- Rob Stary
- From: Herald Sun
- July 25, 2012 12:00AM
Rob Stary says management of QV should indemnify Victoria Police for the costs of dispersing the protesters.
THE exoneration of the Max Brenner protesters on July 23 represented a significant victory for those engaged in peaceful protest.
It provides a salutary lesson to the authorities as to why police should not be engaged where people are simply exercising their democratic right of peaceful protest.
It’s a fundamental right in any tolerant and civilised democratic society.
And this episode raises the question of why scarce police resources were invoked at the behest of a large commercial interest in dispersing lawful peaceful protesters.
The management of QV should indemnify Victoria Police for the costs of this operation. It should not be borne by the general public.
The legal costs that will be ordered against Victoria Police as a result of this case should also be borne in part by the Victorian Government Solicitor’s Office, as a result of its advice as to what might constitute wilful trespass or besetting of premises.
A number of demonstrations took place outside the Max Brenner store at QV in April and May 2011, protesting against the involvement of its parent company in supporting the Israeli army’s military operations in the Gaza Strip and West Bank in Palestine.
The protesters were in support of the struggle of the Palestinian people against Israeli armed aggression. At all stages the protest was peaceful. And, as the magistrate found this week, there was no breach of the peace or any other unlawful activity engaged in by the protesters themselves.
The management of QV invoked the intervention of police, essentially to protect its commercial interests.
This ultimately resulted in charges of wilful trespass and besetting premises being laid.
It appears that Victoria Police relied on advice from the Victorian Government Solicitor’s Office, and it appears that advice was the foundation of the laying of charges.
After four weeks of argument the magistrate concluded that the portion of the premises where the protest had taken place was a public area.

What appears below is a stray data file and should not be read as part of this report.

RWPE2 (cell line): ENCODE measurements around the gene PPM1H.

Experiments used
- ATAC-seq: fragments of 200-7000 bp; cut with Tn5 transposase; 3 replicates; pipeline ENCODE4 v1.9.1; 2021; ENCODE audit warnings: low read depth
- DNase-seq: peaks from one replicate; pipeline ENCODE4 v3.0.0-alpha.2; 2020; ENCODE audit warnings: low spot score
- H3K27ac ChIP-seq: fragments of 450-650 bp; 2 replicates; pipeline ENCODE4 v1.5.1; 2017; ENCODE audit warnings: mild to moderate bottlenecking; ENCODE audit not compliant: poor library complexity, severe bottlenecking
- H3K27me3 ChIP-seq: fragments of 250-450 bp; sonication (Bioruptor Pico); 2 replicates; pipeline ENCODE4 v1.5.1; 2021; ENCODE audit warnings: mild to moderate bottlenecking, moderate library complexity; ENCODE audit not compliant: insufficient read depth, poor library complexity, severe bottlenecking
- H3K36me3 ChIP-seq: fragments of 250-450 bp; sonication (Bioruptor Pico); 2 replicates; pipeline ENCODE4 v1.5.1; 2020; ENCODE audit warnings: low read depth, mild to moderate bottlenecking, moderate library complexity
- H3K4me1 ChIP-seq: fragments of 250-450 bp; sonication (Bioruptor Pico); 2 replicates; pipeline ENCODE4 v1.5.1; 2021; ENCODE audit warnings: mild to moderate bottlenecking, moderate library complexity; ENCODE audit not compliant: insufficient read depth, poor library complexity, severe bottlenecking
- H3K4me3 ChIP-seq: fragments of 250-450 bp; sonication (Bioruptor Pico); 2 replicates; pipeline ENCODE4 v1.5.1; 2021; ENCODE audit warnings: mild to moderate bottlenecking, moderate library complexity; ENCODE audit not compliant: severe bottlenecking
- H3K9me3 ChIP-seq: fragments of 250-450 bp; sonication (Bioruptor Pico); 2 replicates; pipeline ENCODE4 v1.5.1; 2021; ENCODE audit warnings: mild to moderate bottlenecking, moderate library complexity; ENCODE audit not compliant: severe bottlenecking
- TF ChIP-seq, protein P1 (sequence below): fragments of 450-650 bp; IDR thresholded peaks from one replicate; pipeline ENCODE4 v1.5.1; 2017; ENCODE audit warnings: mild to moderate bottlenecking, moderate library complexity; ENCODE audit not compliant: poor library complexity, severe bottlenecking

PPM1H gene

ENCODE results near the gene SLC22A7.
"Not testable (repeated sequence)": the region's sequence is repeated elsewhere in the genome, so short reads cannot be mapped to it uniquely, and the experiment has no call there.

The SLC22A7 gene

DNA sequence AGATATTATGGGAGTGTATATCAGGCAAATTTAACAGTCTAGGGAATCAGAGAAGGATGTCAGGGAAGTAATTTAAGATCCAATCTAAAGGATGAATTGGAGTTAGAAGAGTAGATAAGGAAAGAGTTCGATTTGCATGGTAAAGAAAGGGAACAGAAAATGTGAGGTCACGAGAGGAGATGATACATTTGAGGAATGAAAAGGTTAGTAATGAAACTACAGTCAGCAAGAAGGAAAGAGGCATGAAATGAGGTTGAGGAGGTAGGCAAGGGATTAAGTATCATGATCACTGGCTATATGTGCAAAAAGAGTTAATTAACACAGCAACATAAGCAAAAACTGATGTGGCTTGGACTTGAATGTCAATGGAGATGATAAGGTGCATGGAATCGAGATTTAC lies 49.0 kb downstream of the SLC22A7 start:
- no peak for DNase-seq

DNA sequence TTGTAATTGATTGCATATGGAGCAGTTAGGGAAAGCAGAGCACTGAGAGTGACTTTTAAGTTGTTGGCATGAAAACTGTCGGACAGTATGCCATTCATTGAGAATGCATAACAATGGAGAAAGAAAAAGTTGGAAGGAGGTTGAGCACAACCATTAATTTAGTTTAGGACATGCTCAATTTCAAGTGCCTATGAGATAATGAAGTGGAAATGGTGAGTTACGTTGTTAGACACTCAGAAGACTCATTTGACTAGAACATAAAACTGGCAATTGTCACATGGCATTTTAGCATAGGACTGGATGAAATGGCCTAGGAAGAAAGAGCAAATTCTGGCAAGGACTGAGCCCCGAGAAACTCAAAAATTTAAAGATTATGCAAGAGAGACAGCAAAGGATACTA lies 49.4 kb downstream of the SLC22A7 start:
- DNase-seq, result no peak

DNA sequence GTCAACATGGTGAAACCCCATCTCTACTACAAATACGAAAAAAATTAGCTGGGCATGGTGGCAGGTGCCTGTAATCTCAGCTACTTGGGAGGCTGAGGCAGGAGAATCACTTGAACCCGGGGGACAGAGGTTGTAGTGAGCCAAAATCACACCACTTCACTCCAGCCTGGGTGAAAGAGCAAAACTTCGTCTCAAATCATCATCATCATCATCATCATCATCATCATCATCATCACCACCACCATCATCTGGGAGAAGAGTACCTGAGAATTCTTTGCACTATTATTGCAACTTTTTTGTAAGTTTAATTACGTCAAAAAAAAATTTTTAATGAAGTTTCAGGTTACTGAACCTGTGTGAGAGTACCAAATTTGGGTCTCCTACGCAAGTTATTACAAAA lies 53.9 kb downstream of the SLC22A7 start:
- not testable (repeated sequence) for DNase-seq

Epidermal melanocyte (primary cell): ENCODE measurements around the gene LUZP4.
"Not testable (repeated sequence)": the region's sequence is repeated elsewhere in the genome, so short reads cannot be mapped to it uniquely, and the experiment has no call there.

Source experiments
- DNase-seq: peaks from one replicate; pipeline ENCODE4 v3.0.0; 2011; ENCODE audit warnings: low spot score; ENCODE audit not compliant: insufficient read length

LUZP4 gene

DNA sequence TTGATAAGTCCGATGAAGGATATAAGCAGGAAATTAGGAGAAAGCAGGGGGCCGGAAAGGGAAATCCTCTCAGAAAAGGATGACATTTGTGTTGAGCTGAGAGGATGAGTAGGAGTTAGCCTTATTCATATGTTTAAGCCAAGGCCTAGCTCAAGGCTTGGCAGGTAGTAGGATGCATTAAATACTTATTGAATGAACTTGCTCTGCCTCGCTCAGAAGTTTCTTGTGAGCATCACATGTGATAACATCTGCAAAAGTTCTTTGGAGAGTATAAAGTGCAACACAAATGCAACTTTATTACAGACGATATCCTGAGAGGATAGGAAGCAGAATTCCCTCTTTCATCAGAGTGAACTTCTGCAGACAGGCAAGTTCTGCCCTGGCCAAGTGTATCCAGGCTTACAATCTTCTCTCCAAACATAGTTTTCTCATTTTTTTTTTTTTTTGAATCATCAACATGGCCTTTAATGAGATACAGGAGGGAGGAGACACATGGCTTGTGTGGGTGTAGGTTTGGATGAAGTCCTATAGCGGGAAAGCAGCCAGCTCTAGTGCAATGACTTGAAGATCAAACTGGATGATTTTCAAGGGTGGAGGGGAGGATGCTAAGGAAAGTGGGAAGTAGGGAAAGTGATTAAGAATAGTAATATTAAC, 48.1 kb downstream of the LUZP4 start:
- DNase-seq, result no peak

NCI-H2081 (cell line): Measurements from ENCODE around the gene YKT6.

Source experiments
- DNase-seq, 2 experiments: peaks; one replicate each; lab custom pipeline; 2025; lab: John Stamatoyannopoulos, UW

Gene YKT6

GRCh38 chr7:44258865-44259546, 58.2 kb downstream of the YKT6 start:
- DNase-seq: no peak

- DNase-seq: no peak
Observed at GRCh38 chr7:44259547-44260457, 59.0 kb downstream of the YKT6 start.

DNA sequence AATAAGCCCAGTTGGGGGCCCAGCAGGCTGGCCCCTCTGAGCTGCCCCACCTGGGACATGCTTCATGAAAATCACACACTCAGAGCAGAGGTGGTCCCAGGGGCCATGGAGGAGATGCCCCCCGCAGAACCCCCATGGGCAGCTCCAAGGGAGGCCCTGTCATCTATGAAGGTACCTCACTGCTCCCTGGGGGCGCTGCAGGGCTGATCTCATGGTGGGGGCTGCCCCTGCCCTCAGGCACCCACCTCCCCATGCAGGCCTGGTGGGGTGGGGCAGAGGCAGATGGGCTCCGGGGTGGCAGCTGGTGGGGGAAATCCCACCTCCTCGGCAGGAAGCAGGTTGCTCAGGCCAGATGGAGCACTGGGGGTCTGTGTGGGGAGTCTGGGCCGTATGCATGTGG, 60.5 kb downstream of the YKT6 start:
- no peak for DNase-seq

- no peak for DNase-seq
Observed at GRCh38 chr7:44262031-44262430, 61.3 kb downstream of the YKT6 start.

In fact, a covenant on the QV land title directed that laneways and other public areas remain open to the public 24 hours a day, seven days a week.
It could not be successfully argued that the protesters were trespassing on land that was either public or private.
Their peaceful assembly could not be construed as a wilful trespass on publicly accessible areas.
The second charge, that of besetting premises, related to the effective obstruction of the Max Brenner business.
What the evidence actually showed was that it was Victoria Police deployed in this operation that impeded the public from entering and leaving the area adjoining the shop.
It could not be argued that the mere fact of a lawful assembly protesting against Israeli army incursions could amount to a besetting of the premises.
In fact, the magistrate alluded to the fact that there were patrons of Max Brenner sipping coffee and eating chocolates while the protests took place.
The whole of the activity was captured on CCTV footage.
The protesters relied on rights of freedom of assembly and freedom of expression that are enshrined in our Charter of Rights and Responsibilities.
Those common law rights are enshrined in various Bills of Rights from the United States to the United Kingdom to Canada and New Zealand.
This week’s decision is likely to have a major impact on the way other trespass cases, such as any brought against Occupy Melbourne protesters, are handled in the future.
It is the fundamental right in every democratic society for its citizens to participate peacefully in protest.
Victoria Police, to its credit, successfully handled the Patrick Stevedore waterfront dispute where many thousands of people blockaded the waterfront.
Victoria Police acted successfully in a way to defuse a tense situation.
It is a form of policing that has proved successful in the past, and that model should be invoked in any peaceful dispute where there is no risk to property of members of the public.
We do not live in Stalinist Russia, Syria or any other totalitarian regime where lawful peaceful protest is repressed by the state.
Rob Stary is a leading Melbourne criminal lawyer. He represented some of the protesters in court this week